Let me be very clear, as clear as the vials of tears that I keep on my desk: This story is a long and sad one. It converges to no happy ending, and perhaps does not converge at all, although as you read, you will find your own joy and sanity both converging swiftly to zero.
If you were to abandon this text and go read about something pleasant, like butterscotch pudding or statistical sampling, I would applaud your good judgment, and humbly beseech you to statistically sample a pudding on my behalf.
As for me, I am compelled to tell this tale to its sour end, because I am an analyst—a word which here means “someone who fusses over agonizing details, bringing grief to many and enjoyment to none.”
But if you insist on reading further, then you ought to meet the three poor students at the heart of this tale:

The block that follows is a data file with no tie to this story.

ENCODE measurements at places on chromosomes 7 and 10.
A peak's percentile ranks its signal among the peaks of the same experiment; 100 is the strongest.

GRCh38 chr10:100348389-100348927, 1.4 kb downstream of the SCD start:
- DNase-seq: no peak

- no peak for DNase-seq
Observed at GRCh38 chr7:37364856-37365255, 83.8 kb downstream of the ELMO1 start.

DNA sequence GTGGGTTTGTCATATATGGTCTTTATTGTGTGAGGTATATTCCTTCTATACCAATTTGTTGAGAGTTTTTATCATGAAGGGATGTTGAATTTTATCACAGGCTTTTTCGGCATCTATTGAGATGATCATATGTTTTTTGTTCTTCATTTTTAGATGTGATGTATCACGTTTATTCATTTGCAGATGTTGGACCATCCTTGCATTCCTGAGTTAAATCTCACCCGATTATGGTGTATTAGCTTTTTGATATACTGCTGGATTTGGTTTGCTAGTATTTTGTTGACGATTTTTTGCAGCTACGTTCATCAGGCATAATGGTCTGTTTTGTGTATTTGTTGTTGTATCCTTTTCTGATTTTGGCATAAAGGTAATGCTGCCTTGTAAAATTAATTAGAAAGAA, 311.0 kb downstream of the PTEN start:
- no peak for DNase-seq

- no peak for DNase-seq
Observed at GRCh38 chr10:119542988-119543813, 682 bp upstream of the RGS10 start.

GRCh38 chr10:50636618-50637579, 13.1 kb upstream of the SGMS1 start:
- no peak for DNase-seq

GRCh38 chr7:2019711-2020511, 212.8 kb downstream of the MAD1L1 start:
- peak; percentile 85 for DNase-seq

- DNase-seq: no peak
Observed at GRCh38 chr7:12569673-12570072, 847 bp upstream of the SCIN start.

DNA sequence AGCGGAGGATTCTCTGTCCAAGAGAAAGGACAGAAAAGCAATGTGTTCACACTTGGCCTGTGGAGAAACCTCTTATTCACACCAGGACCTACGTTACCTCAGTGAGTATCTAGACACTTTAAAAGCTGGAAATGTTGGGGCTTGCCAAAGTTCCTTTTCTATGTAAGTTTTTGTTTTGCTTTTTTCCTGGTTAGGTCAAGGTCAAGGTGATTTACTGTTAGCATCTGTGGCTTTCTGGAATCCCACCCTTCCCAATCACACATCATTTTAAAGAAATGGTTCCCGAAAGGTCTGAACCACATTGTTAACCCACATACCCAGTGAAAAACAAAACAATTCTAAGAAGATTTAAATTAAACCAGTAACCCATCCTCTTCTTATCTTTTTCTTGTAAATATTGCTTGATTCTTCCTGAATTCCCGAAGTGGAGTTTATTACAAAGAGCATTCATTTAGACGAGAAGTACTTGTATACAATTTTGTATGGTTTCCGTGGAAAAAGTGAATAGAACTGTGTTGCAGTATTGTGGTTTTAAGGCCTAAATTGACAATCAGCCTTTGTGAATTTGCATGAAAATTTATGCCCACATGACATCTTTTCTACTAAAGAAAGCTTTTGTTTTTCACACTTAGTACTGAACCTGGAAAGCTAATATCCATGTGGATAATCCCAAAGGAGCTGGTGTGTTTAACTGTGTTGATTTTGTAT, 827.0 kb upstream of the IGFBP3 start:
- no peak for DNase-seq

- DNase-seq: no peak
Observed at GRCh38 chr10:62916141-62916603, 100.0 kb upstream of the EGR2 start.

Though all enrolled in the same course covering mathematical series, each came for a personal reason. Violet was drawn by the practical applications of series; Klaus, by their central role in the birth of modern mathematical thought; and Sunny, because this seemed the next logical step for her education, where “logical” means “expected by her parents and the HR departments at large corporations.”
Each came with good mathematical preparation and fresh enthusiasm. But their hearts all fell when they met Professor Olaf.
“We shall begin with arithmetic series,” said Olaf, not bothering to say so much as “hello” or “welcome to class” or “here are some reasons why learning about series is a good use of time that might otherwise be spent playing guitar or preparing lasagna or watching films about elephants.”
I am sorry to say that this is how teachers often are.
“Now,” said Olaf, “it is obvious that the sum of a finite arithmetic series is half the sum of the first and final terms, multiplied by the number of terms.”